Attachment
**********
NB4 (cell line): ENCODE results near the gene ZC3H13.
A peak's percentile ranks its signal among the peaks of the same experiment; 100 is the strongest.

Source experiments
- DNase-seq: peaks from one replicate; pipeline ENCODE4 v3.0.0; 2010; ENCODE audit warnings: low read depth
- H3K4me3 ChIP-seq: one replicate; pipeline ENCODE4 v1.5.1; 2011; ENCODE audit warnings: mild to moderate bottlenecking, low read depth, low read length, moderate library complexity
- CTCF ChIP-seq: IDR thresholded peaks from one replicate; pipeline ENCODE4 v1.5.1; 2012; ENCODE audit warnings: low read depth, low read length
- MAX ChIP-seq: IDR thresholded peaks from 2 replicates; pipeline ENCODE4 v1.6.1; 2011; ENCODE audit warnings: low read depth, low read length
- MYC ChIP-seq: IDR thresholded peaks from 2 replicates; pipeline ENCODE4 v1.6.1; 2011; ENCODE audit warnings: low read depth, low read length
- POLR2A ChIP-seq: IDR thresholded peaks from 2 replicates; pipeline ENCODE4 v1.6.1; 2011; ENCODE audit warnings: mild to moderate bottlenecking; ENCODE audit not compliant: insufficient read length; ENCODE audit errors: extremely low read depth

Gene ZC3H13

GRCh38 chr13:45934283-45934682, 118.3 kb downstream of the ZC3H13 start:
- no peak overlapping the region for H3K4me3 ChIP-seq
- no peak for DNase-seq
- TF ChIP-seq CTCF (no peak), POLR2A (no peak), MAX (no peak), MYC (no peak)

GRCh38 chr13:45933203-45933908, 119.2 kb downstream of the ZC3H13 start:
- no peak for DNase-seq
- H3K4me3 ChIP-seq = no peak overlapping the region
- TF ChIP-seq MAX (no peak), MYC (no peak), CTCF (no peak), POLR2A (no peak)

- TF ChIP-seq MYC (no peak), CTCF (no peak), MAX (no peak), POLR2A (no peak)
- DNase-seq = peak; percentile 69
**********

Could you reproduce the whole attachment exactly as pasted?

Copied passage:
NB4 (cell line): ENCODE results near the gene ZC3H13.
A peak's percentile ranks its signal among the peaks of the same experiment; 100 is the strongest.

Source experiments
- DNase-seq: peaks from one replicate; pipeline ENCODE4 v3.0.0; 2010; ENCODE audit warnings: low read depth
- H3K4me3 ChIP-seq: one replicate; pipeline ENCODE4 v1.5.1; 2011; ENCODE audit warnings: mild to moderate bottlenecking, low read depth, low read length, moderate library complexity
- CTCF ChIP-seq: IDR thresholded peaks from one replicate; pipeline ENCODE4 v1.5.1; 2012; ENCODE audit warnings: low read depth, low read length
- MAX ChIP-seq: IDR thresholded peaks from 2 replicates; pipeline ENCODE4 v1.6.1; 2011; ENCODE audit warnings: low read depth, low read length
- MYC ChIP-seq: IDR thresholded peaks from 2 replicates; pipeline ENCODE4 v1.6.1; 2011; ENCODE audit warnings: low read depth, low read length
- POLR2A ChIP-seq: IDR thresholded peaks from 2 replicates; pipeline ENCODE4 v1.6.1; 2011; ENCODE audit warnings: mild to moderate bottlenecking; ENCODE audit not compliant: insufficient read length; ENCODE audit errors: extremely low read depth

Gene ZC3H13

GRCh38 chr13:45934283-45934682, 118.3 kb downstream of the ZC3H13 start:
- no peak overlapping the region for H3K4me3 ChIP-seq
- no peak for DNase-seq
- TF ChIP-seq CTCF (no peak), POLR2A (no peak), MAX (no peak), MYC (no peak)

GRCh38 chr13:45933203-45933908, 119.2 kb downstream of the ZC3H13 start:
- no peak for DNase-seq
- H3K4me3 ChIP-seq = no peak overlapping the region
- TF ChIP-seq MAX (no peak), MYC (no peak), CTCF (no peak), POLR2A (no peak)

- TF ChIP-seq MYC (no peak), CTCF (no peak), MAX (no peak), POLR2A (no peak)
- DNase-seq = peak; percentile 69